Stephen Kesting at Grapplearts has an amazing amount of videos that are not only amusing (Zombies + BJJ?!) but also extremely informative (what-aplata?). But it was his series with Emily Kwok, “How to Defeat the Bigger, Stronger Opponent,” that really started to change how I approached BJJ.  They also offer free excerpts from the DVD series on Youtube such as the one below.

ConnectionRio

I have to admit, at first I thought ConnectionRio was gonna be full of promo vids for training in Brazil, but after I started looking through their instructional videos, I started watching those promo vids too. What I really like about their instructionals is that they’re short and to the point, and repeat the technique many times at the beginning from several different angles, which is perfect for when you’ve already watched the video and just want to refresh your memory. The triangle tweak below is one of my favorites:

BJJ Scout

So technically neither BJJ Scout nor ConnectionRio above are centered around small BJJ practitioners, but you simply cannot ignore BJJ Scout’s breakdowns — even Sara McMann acknowledged BJJ Scout’s analyses (part 1, part 2) prior to her fight with Ronda Rousey in this article. Watching BJJ Scout’s videos has been a complete game changer for me.  I challenge you to watch their videos and not learn something new.  Their latest video on “funk rolling” below.

Runner’s up

BJJ Hacks produces beautiful videos that go into the minds of some of the most renowned BJJ practitioners — BJJ videos made by BJJ lovers, for BJJ lovers.

Jiu Jitsu Priest houses a ton of videos from competitions around the world, focusing mostly on Japan and Asia. There are also highlights videos that provide commentary on some of the best fights from that particular competition cycle though you have to know Japanese to fully appreciate them.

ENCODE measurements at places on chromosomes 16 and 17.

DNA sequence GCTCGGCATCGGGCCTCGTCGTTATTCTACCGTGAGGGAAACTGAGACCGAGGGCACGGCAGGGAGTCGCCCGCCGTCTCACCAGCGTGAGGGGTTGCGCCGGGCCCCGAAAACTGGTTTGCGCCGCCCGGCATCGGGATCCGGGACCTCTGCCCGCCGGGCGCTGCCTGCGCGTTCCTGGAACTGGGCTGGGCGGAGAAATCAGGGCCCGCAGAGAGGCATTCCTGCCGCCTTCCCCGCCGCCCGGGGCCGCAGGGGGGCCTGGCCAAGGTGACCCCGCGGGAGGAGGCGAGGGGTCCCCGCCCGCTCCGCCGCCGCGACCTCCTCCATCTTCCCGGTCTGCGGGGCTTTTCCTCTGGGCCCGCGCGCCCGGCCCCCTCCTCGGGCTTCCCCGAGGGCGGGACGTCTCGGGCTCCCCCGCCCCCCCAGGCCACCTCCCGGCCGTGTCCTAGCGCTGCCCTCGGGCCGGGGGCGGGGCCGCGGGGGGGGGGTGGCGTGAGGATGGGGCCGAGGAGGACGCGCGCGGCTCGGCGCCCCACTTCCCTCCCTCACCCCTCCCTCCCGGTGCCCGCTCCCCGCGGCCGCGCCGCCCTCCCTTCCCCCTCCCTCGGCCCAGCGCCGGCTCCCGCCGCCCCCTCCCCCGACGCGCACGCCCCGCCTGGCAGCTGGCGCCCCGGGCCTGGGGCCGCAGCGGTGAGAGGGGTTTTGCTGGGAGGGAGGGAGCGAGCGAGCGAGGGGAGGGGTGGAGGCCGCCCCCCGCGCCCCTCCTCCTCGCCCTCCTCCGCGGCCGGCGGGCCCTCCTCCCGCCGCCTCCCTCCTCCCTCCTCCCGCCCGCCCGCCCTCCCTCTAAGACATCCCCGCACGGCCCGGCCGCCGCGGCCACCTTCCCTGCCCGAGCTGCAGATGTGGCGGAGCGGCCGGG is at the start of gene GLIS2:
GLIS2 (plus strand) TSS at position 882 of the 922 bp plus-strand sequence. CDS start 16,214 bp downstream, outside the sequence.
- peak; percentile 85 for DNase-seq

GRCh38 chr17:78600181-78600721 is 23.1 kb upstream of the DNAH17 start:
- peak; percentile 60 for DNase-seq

Post your favorite channels/videos in the comments!

 

The best escapes in BJJ

Yin-yang
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Aggression and BJJ

Been a bit busy lately as I’m currently in between competitions and been thinking about what direction I’d like to take this blog. As I’ve spoken with more people about BJJ, I’ve noticed that those most dedicated to learning BJJ, not simply for winning competitions or promoting, talk less about particular techniques and more about the inner workings of BJJ. These people also tend to have the chillest personalities, a stark contrast to how aggressive BJJ seems to be, especially noticeable in newcomers and white belts.

In general, aggression is taken as an inseparable part of BJJ. I think part of what causes this aggression is how we’re taught BJJ. We learn the positions – mount, guard, side control, etc. – and the escapes and attacks from those positions. We drill each technique with a partner then learn how to bait and fine tune our timing during sparring sessions. The thing is, we roll how we drill. So if we drill just the positions, we roll focus only on the positions.

The key, however, is not just to master the positions, but to master the transitions as well…

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BJJ-J: Learning Japanese Through BJJ — 胸を借りる

柔術

Learning Japanese Through BJJ

胸を借りる

While preparing for a competition, one of my coworkers said the above phrase to me in Japanese (むねをかりる, mune o kariru).  The literal translation is “to borrow one’s chest” – which had me confused to say the least.